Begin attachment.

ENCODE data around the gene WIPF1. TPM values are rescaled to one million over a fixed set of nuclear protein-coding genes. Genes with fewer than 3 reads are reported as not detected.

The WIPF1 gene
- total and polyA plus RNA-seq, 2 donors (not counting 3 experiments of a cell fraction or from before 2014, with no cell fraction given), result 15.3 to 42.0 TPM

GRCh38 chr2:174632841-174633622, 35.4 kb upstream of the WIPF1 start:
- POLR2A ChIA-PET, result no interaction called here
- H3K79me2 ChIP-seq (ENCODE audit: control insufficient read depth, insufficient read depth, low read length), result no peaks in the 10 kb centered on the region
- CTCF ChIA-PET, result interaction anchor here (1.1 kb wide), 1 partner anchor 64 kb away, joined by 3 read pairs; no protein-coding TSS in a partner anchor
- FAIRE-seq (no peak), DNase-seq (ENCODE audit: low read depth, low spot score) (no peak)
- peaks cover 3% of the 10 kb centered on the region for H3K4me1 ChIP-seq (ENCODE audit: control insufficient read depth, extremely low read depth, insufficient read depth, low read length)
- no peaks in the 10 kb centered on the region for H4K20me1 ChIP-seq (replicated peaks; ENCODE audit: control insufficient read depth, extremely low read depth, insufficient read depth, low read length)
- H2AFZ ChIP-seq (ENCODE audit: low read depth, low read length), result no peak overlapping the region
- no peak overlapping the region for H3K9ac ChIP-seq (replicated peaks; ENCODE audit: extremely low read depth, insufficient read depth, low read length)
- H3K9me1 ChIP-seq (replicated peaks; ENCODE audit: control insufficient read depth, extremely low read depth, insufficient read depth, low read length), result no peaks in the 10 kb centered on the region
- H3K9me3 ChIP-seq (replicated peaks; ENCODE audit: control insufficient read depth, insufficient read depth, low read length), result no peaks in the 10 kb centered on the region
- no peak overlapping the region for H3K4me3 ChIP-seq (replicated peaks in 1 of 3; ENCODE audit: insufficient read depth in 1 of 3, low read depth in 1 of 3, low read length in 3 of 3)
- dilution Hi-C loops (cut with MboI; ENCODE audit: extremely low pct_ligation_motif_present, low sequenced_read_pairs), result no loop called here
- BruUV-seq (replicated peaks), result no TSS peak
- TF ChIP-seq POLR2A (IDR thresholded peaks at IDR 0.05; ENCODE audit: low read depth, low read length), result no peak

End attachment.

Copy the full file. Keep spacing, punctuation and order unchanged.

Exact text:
ENCODE data around the gene WIPF1. TPM values are rescaled to one million over a fixed set of nuclear protein-coding genes. Genes with fewer than 3 reads are reported as not detected.

The WIPF1 gene
- total and polyA plus RNA-seq, 2 donors (not counting 3 experiments of a cell fraction or from before 2014, with no cell fraction given), result 15.3 to 42.0 TPM

GRCh38 chr2:174632841-174633622, 35.4 kb upstream of the WIPF1 start:
- POLR2A ChIA-PET, result no interaction called here
- H3K79me2 ChIP-seq (ENCODE audit: control insufficient read depth, insufficient read depth, low read length), result no peaks in the 10 kb centered on the region
- CTCF ChIA-PET, result interaction anchor here (1.1 kb wide), 1 partner anchor 64 kb away, joined by 3 read pairs; no protein-coding TSS in a partner anchor
- FAIRE-seq (no peak), DNase-seq (ENCODE audit: low read depth, low spot score) (no peak)
- peaks cover 3% of the 10 kb centered on the region for H3K4me1 ChIP-seq (ENCODE audit: control insufficient read depth, extremely low read depth, insufficient read depth, low read length)
- no peaks in the 10 kb centered on the region for H4K20me1 ChIP-seq (replicated peaks; ENCODE audit: control insufficient read depth, extremely low read depth, insufficient read depth, low read length)
- H2AFZ ChIP-seq (ENCODE audit: low read depth, low read length), result no peak overlapping the region
- no peak overlapping the region for H3K9ac ChIP-seq (replicated peaks; ENCODE audit: extremely low read depth, insufficient read depth, low read length)
- H3K9me1 ChIP-seq (replicated peaks; ENCODE audit: control insufficient read depth, extremely low read depth, insufficient read depth, low read length), result no peaks in the 10 kb centered on the region
- H3K9me3 ChIP-seq (replicated peaks; ENCODE audit: control insufficient read depth, insufficient read depth, low read length), result no peaks in the 10 kb centered on the region
- no peak overlapping the region for H3K4me3 ChIP-seq (replicated peaks in 1 of 3; ENCODE audit: insufficient read depth in 1 of 3, low read depth in 1 of 3, low read length in 3 of 3)
- dilution Hi-C loops (cut with MboI; ENCODE audit: extremely low pct_ligation_motif_present, low sequenced_read_pairs), result no loop called here
- BruUV-seq (replicated peaks), result no TSS peak
- TF ChIP-seq POLR2A (IDR thresholded peaks at IDR 0.05; ENCODE audit: low read depth, low read length), result no peak